By Wyndham Hacket Pain

It may seem unfair to compare every new racing documentary to Asif Kapadia’s Senna, but since its 2011 release there have been a number of films that have covered the sport. Rush, Lauda: The Untold Story, 1, and Senna vs Brundle have all to a certain degree tried to recapture both the heart-pounding thrills and emotion of Kapadia’s film.

The latest Formula One documentary Williams does cover a similar subject area but instead focuses on a very different racing icon. Frank Williams, founder and team principle of the Williams Formula One team that has won 9 Constructors’ Champions since its inception in 1977, is one of the most recognisable figures in the sport, as much for his longevity and success as his wheelchair.

The film has a split narrative, with one part showing us the current state of the team, while the other takes us chronologically through his life from childhood through to his almost fatal road crash in 1988. Aside from Frank, the two main figures are his late wife Ginny and his daughter Claire who is currently in charge of the day-to-day running of the team.

Formula One is a big money sport with a lot of commercial interests competing against each other for sponsorship and endorsements. Consequently I feared that Williams would be a bit corporate and official. Each team has shareholders to please and it seemed a real possibility that a high profile documentary like this would follow a pre-agreed agenda.

It is a pleasure then to say that Morgan Matthews’ documentary is surprisingly honest. Audio tapes of Ginny Williams, recorded for a book she wrote following Frank’s crash, highlight the pains and sacrifices made by Frank and those around him to make his sporting ambitions a reality. Interviewees are in general willing to comment on the topics brought up, though there are times when Frank understandably chooses not to comment. The story behind the rise of the Williams Formula One team is an excellent one that was built on the obsession and commitment of the man at its centre.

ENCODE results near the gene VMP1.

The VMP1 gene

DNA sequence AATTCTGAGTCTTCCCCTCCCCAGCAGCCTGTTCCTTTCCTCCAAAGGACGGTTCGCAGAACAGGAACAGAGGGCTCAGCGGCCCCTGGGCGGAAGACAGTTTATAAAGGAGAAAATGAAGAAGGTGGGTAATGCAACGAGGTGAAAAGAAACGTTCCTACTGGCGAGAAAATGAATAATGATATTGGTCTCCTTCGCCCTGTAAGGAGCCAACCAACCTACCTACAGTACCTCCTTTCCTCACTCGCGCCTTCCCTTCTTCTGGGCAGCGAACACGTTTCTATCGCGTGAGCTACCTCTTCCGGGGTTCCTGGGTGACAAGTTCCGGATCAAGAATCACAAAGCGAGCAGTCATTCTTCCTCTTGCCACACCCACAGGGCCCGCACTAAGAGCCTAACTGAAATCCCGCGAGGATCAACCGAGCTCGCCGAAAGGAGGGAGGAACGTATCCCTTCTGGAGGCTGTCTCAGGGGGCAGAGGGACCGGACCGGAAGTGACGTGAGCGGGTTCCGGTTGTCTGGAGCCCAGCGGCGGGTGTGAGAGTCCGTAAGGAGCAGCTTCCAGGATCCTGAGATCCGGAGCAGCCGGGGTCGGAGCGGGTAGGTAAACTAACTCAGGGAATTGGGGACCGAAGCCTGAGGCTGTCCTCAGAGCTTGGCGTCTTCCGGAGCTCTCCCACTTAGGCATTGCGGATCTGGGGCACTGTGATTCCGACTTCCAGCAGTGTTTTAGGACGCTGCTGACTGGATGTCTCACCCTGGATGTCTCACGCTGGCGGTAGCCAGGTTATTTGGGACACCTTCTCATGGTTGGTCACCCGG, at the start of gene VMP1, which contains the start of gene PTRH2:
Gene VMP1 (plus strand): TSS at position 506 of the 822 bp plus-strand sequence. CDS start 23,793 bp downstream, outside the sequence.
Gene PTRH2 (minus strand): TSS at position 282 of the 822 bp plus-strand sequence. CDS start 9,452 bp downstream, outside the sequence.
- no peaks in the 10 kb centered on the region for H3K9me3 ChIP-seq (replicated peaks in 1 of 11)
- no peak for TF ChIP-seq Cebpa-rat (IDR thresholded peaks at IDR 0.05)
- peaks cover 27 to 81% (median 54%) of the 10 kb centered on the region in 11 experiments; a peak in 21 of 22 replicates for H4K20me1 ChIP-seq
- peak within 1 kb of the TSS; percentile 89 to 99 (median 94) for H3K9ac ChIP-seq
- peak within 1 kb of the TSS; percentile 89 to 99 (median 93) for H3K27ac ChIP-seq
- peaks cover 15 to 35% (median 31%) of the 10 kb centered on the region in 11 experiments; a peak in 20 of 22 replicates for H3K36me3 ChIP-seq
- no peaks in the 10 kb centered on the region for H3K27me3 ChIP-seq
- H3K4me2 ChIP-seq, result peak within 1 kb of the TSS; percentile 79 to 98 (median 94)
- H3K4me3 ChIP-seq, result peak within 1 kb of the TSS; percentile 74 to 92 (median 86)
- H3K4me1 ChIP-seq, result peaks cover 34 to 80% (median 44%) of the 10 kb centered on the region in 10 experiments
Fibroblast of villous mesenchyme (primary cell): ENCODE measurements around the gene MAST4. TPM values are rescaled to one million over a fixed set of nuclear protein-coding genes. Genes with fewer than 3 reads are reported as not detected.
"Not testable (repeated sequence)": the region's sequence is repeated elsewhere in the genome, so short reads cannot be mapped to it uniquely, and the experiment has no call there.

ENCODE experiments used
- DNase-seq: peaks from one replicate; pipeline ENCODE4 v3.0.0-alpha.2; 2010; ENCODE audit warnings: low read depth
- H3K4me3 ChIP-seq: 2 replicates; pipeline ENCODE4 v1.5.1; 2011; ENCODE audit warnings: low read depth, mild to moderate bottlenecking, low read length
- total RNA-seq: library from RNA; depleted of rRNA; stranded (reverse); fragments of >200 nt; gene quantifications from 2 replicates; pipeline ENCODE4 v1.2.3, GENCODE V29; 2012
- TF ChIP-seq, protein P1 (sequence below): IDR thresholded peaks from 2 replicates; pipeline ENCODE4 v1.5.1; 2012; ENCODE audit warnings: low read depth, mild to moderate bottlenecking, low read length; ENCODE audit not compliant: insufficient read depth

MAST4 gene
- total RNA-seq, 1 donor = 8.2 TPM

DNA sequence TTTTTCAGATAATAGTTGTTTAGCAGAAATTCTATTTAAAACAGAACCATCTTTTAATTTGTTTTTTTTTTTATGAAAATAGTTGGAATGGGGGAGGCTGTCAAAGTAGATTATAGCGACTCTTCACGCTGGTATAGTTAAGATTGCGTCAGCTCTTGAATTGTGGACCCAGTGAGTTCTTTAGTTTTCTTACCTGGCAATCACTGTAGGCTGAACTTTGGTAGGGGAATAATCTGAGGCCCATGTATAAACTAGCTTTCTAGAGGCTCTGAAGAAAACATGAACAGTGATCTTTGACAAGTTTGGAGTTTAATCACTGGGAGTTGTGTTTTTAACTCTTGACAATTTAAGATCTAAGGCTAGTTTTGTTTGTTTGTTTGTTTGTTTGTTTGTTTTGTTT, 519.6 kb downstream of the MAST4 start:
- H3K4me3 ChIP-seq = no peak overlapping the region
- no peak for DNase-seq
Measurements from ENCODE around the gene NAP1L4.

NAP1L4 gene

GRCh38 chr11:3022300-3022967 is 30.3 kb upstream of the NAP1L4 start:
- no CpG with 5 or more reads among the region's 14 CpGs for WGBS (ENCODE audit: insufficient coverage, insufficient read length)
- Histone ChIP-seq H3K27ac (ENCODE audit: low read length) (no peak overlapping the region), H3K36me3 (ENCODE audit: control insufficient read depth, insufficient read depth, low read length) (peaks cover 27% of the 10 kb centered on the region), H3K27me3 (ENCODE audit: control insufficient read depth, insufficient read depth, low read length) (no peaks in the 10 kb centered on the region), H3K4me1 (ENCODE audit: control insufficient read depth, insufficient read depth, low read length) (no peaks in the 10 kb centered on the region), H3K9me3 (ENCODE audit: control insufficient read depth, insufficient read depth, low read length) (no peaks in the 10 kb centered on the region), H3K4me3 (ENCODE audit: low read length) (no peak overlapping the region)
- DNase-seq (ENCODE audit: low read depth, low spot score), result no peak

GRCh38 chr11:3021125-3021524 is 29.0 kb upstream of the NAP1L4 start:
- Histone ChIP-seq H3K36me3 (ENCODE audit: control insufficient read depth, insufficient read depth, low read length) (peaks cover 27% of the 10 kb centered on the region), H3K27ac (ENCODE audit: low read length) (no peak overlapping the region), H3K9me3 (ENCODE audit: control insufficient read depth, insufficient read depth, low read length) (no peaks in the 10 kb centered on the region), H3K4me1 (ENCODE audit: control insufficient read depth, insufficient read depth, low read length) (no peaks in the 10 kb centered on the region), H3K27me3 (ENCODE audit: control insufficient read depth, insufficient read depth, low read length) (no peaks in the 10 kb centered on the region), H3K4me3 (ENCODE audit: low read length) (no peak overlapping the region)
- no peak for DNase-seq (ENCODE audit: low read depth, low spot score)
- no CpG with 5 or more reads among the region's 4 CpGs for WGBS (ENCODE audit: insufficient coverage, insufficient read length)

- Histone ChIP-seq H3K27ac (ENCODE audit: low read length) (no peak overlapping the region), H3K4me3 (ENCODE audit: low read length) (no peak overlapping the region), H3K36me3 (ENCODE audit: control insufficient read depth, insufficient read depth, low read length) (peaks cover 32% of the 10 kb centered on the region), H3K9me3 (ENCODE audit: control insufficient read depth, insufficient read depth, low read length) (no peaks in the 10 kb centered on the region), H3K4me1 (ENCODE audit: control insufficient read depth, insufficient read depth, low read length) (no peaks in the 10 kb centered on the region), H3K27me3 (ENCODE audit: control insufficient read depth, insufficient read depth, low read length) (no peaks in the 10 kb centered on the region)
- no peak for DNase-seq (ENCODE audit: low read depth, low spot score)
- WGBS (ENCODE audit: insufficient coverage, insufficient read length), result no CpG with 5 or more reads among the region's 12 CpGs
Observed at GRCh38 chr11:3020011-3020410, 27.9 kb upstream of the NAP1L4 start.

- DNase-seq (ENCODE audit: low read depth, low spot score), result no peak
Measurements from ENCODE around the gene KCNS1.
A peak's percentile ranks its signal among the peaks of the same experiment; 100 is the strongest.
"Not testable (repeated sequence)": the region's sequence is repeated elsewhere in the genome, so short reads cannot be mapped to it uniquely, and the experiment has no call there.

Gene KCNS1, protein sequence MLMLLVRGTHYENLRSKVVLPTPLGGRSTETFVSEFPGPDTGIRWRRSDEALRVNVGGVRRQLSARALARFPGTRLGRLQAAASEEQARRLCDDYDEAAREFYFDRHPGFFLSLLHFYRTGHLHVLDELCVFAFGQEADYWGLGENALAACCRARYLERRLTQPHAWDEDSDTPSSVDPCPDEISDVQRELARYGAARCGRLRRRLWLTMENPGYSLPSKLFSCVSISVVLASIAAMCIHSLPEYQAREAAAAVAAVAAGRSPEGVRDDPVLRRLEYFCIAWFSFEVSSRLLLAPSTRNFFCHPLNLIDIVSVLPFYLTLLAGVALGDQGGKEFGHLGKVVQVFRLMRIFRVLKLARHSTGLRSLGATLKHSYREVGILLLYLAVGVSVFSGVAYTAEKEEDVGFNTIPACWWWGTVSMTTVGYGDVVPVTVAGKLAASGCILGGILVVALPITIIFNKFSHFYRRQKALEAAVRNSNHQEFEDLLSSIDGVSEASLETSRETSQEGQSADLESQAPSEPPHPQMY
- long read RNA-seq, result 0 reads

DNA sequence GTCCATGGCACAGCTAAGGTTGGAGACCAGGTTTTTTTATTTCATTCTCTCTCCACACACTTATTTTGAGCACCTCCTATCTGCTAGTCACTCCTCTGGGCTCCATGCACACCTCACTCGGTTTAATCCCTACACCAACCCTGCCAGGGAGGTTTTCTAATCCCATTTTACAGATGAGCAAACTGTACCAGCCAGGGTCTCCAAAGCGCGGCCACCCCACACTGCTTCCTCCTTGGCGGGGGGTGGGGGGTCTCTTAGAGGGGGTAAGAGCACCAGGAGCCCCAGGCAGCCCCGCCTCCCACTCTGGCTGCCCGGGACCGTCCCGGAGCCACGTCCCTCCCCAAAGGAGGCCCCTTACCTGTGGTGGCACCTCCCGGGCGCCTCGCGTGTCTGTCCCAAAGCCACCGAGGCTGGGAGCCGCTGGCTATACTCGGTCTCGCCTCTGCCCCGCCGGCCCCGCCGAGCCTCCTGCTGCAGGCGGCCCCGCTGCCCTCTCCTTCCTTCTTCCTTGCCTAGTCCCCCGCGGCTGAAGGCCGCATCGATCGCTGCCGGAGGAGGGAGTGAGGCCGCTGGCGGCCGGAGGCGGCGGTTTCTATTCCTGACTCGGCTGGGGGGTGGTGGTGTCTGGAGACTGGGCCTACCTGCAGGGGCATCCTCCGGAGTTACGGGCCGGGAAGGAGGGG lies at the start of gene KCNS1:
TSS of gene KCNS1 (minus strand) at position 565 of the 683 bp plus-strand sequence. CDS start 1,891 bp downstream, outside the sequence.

I do, however, wonder if the documentary would have been better off if it had a different narrative structure, and if it had opened with Frank’s crash. The problem with Frank’s accident being used as the climax of the film is that it means that his most successful period in Formula One is overlooked.

In 1992, four years after the crash, Williams produced an incredible car that won the Championship by a record margin. There would not have been a better way to show Frank’s resilience and ability to overcome the challenges he faced than to have shown his greatest sporting success. By not including this period the documentary is overlooking perhaps the defining moment in his life, one where he escaped death and overcome the challenges of his disability to gain unprecedented success.

Williams may not match the breath-taking brilliance of Asif Kapadia’s Senna, but it is a more than fitting tribute to one of Britain’s great sporting icons. In the end it is the story of how one man’s life was saved by sport.

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